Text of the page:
Update January 13, 2:53 p.m.: The United States Supreme Court is blocking President Joe Biden’s mandate that employees of organizations with at least 100 workers have to either be vaccinated against COVID-19 or tested to prove they don’t have it.
The U.S. Supreme Court on Friday will take up the question of whether the federal government can require employees of organizations with at least 100 workers to either be vaccinated against COVID-19 or produce proof that they have tested negative.
The special hearing concerns an emergency directive put out by the Occupational Safety and Health Administration (OSHA) that requires any workplace with 100 or more employees to require their workers be vaccinated or have them show negative tests weekly. In addition, the unvaccinated would be required to wear face masks.
What does this mean for North Carolina’s schools and community colleges? And didn’t Gov. Roy Cooper already order something similar? Here’s what you need to know.
Implications of the ruling
If the Supreme Court upholds the legitimacy of the requirements from the federal government, North Carolina school districts and community colleges with more than 100 employees would be required to adhere to it. That means employees would either need to be vaccinated or participate in weekly testing and wear a mask when indoors.
This was all supposed to take effect on Jan. 4. But according to The Washington Post, OSHA pushed the start date and “said it would not immediately issue citations for those not in compliance.”
In November 2021, State Superintendent of Public Instruction Catherine Truitt criticized what she called government overreach on this issue, saying it is “one of the purest attacks on personal choice.” Truitt did encourage vaccination, saying it was the best way to ensure that students can stay in the classroom.
The StrongSchools NC Public Health Toolkit, guidance for K-12 schools published by the state Department of Health and Human Services, says “Achieving high levels of COVID-19 vaccination among students, teachers, staff, and household members is one of the most critical strategies to help schools safely resume full operations.”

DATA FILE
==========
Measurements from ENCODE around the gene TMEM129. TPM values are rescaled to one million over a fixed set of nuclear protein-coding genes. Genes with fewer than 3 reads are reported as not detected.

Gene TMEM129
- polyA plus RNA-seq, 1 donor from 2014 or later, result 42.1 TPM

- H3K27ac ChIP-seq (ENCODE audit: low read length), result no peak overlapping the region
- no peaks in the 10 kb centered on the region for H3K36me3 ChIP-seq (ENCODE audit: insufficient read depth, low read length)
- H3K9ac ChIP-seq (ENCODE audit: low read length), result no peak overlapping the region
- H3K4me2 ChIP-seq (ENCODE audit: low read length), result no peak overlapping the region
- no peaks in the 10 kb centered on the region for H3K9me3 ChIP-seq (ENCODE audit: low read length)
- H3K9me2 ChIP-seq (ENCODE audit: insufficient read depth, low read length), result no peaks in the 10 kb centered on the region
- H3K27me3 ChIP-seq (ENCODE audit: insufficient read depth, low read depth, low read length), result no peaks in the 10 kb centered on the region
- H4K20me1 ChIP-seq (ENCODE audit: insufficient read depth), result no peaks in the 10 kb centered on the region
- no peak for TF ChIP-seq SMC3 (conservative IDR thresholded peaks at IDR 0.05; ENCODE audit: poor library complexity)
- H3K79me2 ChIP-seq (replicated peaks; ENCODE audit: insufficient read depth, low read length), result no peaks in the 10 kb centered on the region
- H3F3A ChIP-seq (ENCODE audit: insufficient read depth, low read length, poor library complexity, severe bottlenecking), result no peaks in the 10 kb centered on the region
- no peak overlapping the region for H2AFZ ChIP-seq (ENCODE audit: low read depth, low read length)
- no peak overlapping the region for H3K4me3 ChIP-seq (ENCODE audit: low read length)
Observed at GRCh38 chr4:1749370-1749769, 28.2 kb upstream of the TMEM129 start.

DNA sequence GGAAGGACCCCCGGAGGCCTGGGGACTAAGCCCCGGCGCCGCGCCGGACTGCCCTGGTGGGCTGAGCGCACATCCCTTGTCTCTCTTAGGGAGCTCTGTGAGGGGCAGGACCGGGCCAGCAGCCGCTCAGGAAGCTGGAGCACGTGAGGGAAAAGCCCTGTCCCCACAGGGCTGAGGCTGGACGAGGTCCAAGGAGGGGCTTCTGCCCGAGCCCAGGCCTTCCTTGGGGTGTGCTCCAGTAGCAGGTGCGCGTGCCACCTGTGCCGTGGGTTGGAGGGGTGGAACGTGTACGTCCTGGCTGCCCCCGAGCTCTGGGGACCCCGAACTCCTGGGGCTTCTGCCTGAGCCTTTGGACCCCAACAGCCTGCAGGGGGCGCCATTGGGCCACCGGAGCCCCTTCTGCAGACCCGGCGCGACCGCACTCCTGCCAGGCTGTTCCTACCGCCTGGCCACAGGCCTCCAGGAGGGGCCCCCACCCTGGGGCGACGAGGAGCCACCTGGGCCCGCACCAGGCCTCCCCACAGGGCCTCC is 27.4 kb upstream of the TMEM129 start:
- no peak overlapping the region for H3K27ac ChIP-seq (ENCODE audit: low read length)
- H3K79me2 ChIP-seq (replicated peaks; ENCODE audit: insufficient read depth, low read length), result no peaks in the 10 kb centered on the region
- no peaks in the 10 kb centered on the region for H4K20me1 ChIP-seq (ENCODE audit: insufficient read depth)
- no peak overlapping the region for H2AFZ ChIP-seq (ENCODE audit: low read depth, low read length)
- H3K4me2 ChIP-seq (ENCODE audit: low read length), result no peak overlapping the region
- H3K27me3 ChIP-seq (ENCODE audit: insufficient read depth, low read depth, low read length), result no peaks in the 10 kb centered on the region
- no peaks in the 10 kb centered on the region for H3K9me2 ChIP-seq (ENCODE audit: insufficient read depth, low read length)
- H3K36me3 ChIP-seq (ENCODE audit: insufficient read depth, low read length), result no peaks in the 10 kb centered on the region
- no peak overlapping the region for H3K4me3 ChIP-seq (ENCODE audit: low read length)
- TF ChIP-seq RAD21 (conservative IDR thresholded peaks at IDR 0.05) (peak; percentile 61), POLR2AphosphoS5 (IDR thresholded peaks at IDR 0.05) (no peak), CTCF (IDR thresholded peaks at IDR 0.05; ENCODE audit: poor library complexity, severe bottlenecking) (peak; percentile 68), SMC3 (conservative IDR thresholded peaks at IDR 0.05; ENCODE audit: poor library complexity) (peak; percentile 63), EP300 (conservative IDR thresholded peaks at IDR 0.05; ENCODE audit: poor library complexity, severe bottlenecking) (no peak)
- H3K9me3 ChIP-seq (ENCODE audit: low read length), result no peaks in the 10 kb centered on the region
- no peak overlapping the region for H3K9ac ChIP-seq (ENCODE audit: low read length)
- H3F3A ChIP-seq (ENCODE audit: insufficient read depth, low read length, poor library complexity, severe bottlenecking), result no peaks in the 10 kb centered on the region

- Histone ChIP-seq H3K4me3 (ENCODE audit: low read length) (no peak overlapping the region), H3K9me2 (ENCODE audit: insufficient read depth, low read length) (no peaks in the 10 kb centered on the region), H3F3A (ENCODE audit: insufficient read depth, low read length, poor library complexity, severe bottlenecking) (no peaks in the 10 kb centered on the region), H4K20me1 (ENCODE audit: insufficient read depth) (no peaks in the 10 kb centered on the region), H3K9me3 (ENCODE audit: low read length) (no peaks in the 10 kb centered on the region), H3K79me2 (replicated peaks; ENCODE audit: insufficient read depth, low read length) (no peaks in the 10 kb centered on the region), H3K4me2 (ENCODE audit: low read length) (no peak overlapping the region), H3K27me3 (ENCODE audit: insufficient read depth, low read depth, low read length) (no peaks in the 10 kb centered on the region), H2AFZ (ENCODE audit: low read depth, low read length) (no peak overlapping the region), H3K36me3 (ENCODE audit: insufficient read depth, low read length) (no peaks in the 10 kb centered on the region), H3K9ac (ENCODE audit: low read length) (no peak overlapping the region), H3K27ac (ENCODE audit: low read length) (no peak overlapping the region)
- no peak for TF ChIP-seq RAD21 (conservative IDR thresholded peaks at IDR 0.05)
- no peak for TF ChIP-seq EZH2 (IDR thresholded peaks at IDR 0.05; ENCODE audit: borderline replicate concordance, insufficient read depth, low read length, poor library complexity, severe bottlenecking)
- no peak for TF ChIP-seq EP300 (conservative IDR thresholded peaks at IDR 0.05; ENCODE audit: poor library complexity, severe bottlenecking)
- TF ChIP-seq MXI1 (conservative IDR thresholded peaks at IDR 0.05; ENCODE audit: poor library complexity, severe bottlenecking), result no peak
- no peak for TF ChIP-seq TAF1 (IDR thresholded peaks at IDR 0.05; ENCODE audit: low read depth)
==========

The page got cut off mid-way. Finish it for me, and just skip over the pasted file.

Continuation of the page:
Doesn’t Cooper have a similar executive order?
Cooper did do something similar with Executive Order 224, which he extended this week.
However, it only requires workers at “Cabinet agencies” to be vaccinated or tested. It also requires face masks for unvaccinated workers at these agencies. This is what the order has to say about everybody else:
“Non-Cabinet agencies, state universities, and state commissions, local governments and school systems, and private businesses and organizations are strongly encouraged, at a minimum, to enact the same measures.”
That means the decision on whether to implement these requirements is up to those entities, at least for now.
The North Carolina Department of Labor, however, is supposed to inform OSHA by Friday about its plan to mandate vaccinations for employers of 100 or more workers. That’s the first step in making the mandate a reality in North Carolina.
Jennifer Haigwood, director of communications and policy development at the state Department of Labor, said that the hearing before the Supreme Court on Friday makes that a little more complicated.
“NCDOL will monitor the hearing and we expect that the court will rule quickly, given the implementation dates set by federal OSHA,” she said in an email.
According to the state’s dashboard, over 3,000 people in North Carolina are hospitalized with COVID-19 as of Jan. 4.